John and Sheila Lemon ride the winter range with their dog.
When told of his selection for this honor for the Ogden Pioneer Days rodeo, John replied, "I thought this was for old guys, not a young buck like me." This recognition for the National Day of the American Cowboy is for those who embody the spirit and tradition of the American cowboy. John and Sheila Lemon own a hay and cattle ranch. Part is the original homestead of John's great-grandfather, John Carid Lemon, one of the first settlers along Ferron Creek. The work and sacrifices of his ancestors allows him to be the fourth generation of family on this land. Parents, Ralph and Arlene Lemon, raised John on a dairy and beef operation. John's passion was for ranching and cowboying more than milking cows. He spent much of his time with his grandfather, Arthur Lemon.
John got his start as a rancher when he bought cows, permit, and a farm, later buying the family farm and ranching full time, expanding his herd to more than 300 head. John and Sheila spend much of their time horseback and enjoy western cowboy traditions, trailing cows 20 miles to the mountain for summer pasture; gathering and trailing them home in the fall; and after weaning, trailing them to the desert winter range. The help of family and friends in the cattle drives and cow work preserve this heritage.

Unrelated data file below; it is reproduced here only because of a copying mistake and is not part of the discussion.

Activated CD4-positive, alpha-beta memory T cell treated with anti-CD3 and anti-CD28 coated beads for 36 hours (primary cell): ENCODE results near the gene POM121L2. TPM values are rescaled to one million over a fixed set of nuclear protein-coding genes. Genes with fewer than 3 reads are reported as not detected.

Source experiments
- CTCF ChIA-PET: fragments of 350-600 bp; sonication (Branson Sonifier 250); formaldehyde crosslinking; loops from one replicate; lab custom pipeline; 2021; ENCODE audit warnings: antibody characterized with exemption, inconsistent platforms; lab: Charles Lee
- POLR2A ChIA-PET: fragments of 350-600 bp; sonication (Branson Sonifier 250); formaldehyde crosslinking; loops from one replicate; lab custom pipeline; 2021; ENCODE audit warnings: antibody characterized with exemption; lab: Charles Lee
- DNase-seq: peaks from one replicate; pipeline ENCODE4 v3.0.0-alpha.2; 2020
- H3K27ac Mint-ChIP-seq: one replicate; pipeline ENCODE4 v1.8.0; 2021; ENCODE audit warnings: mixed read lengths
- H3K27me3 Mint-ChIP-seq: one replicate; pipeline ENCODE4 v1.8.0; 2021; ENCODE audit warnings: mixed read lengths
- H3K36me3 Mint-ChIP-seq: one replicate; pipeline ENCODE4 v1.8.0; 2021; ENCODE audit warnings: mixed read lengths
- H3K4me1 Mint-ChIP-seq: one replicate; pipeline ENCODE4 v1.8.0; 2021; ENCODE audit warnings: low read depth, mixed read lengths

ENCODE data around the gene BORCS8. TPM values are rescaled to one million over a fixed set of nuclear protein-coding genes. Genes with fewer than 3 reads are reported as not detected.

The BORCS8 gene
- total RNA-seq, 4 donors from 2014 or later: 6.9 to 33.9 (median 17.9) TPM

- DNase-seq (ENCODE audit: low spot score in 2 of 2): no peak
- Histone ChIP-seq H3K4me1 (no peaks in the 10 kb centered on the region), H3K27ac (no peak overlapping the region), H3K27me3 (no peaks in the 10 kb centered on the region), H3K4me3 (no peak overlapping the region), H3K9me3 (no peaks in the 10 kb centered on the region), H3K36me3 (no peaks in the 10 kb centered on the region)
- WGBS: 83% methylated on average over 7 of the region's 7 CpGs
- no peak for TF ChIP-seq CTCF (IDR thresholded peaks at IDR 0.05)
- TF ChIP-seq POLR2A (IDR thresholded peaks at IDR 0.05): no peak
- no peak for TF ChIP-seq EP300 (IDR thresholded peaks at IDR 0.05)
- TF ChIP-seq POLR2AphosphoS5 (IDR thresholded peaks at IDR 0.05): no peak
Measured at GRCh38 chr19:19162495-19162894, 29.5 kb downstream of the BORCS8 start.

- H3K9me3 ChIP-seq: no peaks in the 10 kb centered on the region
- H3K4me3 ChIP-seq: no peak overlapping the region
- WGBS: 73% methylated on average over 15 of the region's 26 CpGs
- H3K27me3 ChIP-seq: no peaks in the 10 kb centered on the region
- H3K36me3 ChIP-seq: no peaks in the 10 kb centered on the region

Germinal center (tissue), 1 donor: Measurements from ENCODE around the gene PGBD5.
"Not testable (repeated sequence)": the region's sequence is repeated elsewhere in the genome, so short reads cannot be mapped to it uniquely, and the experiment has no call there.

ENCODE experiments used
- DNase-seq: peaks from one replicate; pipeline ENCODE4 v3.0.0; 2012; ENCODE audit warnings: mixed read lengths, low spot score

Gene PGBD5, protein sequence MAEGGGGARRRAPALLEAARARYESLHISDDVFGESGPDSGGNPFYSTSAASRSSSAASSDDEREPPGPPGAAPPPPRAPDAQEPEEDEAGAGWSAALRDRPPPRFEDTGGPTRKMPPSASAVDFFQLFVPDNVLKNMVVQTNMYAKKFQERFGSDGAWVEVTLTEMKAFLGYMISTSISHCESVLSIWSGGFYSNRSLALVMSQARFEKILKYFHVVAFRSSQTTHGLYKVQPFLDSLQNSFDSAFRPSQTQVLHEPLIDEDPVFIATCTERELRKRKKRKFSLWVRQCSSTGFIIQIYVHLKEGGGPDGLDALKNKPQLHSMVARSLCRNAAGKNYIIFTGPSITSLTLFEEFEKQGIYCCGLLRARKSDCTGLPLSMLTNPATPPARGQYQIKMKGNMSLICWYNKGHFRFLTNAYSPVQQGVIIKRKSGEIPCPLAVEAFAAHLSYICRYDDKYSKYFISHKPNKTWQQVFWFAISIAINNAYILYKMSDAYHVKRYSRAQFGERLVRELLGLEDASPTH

Sheila is usually on horseback or the tractor, but somehow finds time to keep alive the western tradition of hospitality and home grown, preserved, and cooked meals, generously sharing her delicious cooking and beautiful crochet work. Despite hard work and long hours, John and Sheila feel blessed with this